Do I Have to Pay Taxes On My Injury Settlement?
When you’ve had an accident and sustained serious injuries, there are many things to consider as you deal with your physical and financial recovery. You may have mounting medical bills at the same time that you’ve been unable to return to work. With the help of an Oklahoma City injury attorney, a claim can be the answer to the damages you suffer, whether you recover your losses in an out-of-court settlement or from a lawsuit. During the distressing aftermath of a serious injury, many people don’t consider how an ample settlement affects their taxes until it’s time to file.
If you’ve recently gained a substantial sum in a settlement or court award, you may be wondering if the amount you’ve recovered in compensation for damages is taxable income. Like all things tax-related, there’s no simple answer.
When is a Settlement Non-Taxable Income?
In most cases, the IRS doesn’t consider the bulk of a personal injury claim as taxable income. If you’ve received a settlement from an insurance company or won compensation after courtroom litigation, the amount you’ve received is non-taxable income under the following circumstances:
- If you recovered a settlement or court-awarded amount for medical expenses and did NOT take any itemized deductions for those expenses in a prior year
- The amount of compensation you gained for pain and suffering and/or emotional anguish isn’t taxable if the damages resulted from the injury
Because compensation for damages is meant to replace the money you’ve already spent on the consequences of your injury, it’s only taxable under specific circumstances.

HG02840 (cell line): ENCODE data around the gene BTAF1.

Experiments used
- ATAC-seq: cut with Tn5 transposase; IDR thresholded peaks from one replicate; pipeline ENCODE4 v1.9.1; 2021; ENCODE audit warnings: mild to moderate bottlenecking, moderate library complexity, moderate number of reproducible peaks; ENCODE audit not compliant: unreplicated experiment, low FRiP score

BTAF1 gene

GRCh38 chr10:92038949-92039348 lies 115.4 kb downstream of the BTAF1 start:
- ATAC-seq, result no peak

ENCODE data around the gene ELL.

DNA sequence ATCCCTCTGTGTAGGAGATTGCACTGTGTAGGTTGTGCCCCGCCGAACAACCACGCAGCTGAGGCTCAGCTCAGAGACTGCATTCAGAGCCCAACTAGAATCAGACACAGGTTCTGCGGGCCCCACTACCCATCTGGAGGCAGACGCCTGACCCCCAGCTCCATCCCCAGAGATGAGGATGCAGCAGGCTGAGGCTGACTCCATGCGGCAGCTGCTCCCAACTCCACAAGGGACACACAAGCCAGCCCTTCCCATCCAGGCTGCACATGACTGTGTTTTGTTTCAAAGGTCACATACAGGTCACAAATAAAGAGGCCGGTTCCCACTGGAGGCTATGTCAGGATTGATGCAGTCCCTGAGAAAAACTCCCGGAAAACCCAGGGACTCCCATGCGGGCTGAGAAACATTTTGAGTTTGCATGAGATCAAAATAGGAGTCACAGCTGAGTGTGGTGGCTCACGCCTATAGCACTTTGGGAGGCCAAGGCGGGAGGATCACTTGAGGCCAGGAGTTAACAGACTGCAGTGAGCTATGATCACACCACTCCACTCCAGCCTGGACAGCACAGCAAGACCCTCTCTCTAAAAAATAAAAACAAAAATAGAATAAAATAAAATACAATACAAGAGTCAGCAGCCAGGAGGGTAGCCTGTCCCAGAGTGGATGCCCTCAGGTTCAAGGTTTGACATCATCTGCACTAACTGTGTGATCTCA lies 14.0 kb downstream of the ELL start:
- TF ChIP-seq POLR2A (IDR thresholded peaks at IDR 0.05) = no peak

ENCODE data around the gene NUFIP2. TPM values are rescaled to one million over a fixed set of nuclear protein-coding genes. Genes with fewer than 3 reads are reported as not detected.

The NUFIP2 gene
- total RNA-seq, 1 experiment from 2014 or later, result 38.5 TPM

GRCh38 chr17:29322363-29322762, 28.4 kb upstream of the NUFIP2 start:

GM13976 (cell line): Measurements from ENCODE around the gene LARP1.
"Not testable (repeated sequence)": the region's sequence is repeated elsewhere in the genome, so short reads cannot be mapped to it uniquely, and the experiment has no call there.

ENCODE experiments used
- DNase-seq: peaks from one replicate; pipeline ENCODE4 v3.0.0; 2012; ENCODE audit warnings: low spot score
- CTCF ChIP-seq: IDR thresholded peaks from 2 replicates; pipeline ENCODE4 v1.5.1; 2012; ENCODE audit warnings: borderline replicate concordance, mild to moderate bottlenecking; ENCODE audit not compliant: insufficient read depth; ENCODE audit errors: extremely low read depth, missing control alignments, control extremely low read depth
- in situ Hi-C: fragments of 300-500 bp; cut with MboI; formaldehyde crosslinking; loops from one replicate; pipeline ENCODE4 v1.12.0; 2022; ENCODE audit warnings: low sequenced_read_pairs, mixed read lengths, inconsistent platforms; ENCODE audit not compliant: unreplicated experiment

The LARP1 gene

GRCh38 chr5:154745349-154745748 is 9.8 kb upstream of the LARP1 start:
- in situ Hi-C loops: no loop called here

When is a Settlement for Personal Injury Taxable?
Depending on the unique circumstances of your case, some of your personal injury settlement or court-awarded compensation could be taxable. Anyone with a pending insurance claim or lawsuit should be prepared to keep copies of all financial documents and keep a diligent financial record. Often, tax consultants advise clients to report all gains to the IRS even if they might not be taxable, and allow the IRS to return the untaxable amount.
Typically a settlement is taxable under the following circumstances:
- If you’ve already taken tax deductions for your medical expenses and received a tax benefit then you must declare the portion of your settlement allocated for medical expenses
- If your settlement was substantial and earns interest, you must declare the interest amount as income
- If you received an amount for emotional distress that wasn’t related to the actual injury, you must declare that amount
- Amounts awarded to replace lost income may be taxable
- If you received an amount for punitive damages (a sum of money meant to serve as a form of punishment and deterrent for extreme recklessness or wrongdoing on the part of the defendant) then you must declare that amount in your tax filing
According to the IRS, the key to determining whether or not a portion of a settlement is taxable is to examine what each amount replaced.
What if My Settlement Check Wasn’t Itemized?
In some cases, the insurance payout may be a lump sum check that does not categorize each amount separately. In that case, it can become challenging to figure out exactly what amount, if any, is taxable. A tax professional and your personal injury attorney can help to determine the tax status of all portions of your settlement. An experienced personal injury attorney can also help structure your settlement in a way that minimizes the tax implications and maximizes your compensation.